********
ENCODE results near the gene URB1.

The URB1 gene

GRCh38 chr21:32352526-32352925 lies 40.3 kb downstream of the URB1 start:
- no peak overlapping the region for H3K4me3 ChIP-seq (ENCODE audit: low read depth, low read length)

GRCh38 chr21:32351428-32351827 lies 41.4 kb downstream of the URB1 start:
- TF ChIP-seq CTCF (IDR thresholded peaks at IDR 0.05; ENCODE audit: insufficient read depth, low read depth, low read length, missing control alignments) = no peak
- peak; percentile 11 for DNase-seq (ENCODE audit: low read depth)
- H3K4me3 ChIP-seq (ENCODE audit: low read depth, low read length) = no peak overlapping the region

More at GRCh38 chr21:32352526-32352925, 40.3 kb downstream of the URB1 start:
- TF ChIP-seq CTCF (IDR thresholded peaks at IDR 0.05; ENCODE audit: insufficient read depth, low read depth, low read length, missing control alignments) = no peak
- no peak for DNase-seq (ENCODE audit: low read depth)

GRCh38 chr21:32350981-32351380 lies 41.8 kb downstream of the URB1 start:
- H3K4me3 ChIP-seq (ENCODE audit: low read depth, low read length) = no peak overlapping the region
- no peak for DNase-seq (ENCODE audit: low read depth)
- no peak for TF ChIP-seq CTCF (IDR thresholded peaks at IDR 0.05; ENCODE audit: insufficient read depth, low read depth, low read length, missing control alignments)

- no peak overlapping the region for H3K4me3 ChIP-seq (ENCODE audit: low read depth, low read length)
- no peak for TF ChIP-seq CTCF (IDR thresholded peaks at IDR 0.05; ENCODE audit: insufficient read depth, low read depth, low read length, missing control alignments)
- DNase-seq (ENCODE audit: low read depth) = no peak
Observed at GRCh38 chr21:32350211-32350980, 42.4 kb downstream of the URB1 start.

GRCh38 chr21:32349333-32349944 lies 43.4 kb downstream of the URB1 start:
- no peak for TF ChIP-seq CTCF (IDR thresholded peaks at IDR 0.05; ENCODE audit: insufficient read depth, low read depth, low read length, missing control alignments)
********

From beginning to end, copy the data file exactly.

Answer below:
ENCODE results near the gene URB1.

The URB1 gene

GRCh38 chr21:32352526-32352925 lies 40.3 kb downstream of the URB1 start:
- no peak overlapping the region for H3K4me3 ChIP-seq (ENCODE audit: low read depth, low read length)

GRCh38 chr21:32351428-32351827 lies 41.4 kb downstream of the URB1 start:
- TF ChIP-seq CTCF (IDR thresholded peaks at IDR 0.05; ENCODE audit: insufficient read depth, low read depth, low read length, missing control alignments) = no peak
- peak; percentile 11 for DNase-seq (ENCODE audit: low read depth)
- H3K4me3 ChIP-seq (ENCODE audit: low read depth, low read length) = no peak overlapping the region

More at GRCh38 chr21:32352526-32352925, 40.3 kb downstream of the URB1 start:
- TF ChIP-seq CTCF (IDR thresholded peaks at IDR 0.05; ENCODE audit: insufficient read depth, low read depth, low read length, missing control alignments) = no peak
- no peak for DNase-seq (ENCODE audit: low read depth)

GRCh38 chr21:32350981-32351380 lies 41.8 kb downstream of the URB1 start:
- H3K4me3 ChIP-seq (ENCODE audit: low read depth, low read length) = no peak overlapping the region
- no peak for DNase-seq (ENCODE audit: low read depth)
- no peak for TF ChIP-seq CTCF (IDR thresholded peaks at IDR 0.05; ENCODE audit: insufficient read depth, low read depth, low read length, missing control alignments)

- no peak overlapping the region for H3K4me3 ChIP-seq (ENCODE audit: low read depth, low read length)
- no peak for TF ChIP-seq CTCF (IDR thresholded peaks at IDR 0.05; ENCODE audit: insufficient read depth, low read depth, low read length, missing control alignments)
- DNase-seq (ENCODE audit: low read depth) = no peak
Observed at GRCh38 chr21:32350211-32350980, 42.4 kb downstream of the URB1 start.

GRCh38 chr21:32349333-32349944 lies 43.4 kb downstream of the URB1 start:
- no peak for TF ChIP-seq CTCF (IDR thresholded peaks at IDR 0.05; ENCODE audit: insufficient read depth, low read depth, low read length, missing control alignments)